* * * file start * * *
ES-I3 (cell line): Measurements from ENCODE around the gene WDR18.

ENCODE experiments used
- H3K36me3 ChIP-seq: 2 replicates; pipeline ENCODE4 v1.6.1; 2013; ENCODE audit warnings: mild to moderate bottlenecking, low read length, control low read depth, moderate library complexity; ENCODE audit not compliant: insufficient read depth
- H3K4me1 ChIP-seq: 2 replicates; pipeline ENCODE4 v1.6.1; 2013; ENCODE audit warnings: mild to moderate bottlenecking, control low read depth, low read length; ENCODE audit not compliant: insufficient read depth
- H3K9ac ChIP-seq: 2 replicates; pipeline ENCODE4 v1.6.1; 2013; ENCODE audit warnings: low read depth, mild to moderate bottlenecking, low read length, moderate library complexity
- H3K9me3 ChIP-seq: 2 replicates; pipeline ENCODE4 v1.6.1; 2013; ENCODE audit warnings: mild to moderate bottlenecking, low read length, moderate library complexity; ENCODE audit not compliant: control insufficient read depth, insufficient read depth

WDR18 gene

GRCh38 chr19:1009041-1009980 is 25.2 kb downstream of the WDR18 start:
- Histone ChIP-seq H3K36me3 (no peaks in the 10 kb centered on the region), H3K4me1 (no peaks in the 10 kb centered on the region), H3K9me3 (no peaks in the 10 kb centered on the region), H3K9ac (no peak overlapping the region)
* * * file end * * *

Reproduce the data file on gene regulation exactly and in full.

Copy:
ES-I3 (cell line): Measurements from ENCODE around the gene WDR18.

ENCODE experiments used
- H3K36me3 ChIP-seq: 2 replicates; pipeline ENCODE4 v1.6.1; 2013; ENCODE audit warnings: mild to moderate bottlenecking, low read length, control low read depth, moderate library complexity; ENCODE audit not compliant: insufficient read depth
- H3K4me1 ChIP-seq: 2 replicates; pipeline ENCODE4 v1.6.1; 2013; ENCODE audit warnings: mild to moderate bottlenecking, control low read depth, low read length; ENCODE audit not compliant: insufficient read depth
- H3K9ac ChIP-seq: 2 replicates; pipeline ENCODE4 v1.6.1; 2013; ENCODE audit warnings: low read depth, mild to moderate bottlenecking, low read length, moderate library complexity
- H3K9me3 ChIP-seq: 2 replicates; pipeline ENCODE4 v1.6.1; 2013; ENCODE audit warnings: mild to moderate bottlenecking, low read length, moderate library complexity; ENCODE audit not compliant: control insufficient read depth, insufficient read depth

WDR18 gene

GRCh38 chr19:1009041-1009980 is 25.2 kb downstream of the WDR18 start:
- Histone ChIP-seq H3K36me3 (no peaks in the 10 kb centered on the region), H3K4me1 (no peaks in the 10 kb centered on the region), H3K9me3 (no peaks in the 10 kb centered on the region), H3K9ac (no peak overlapping the region)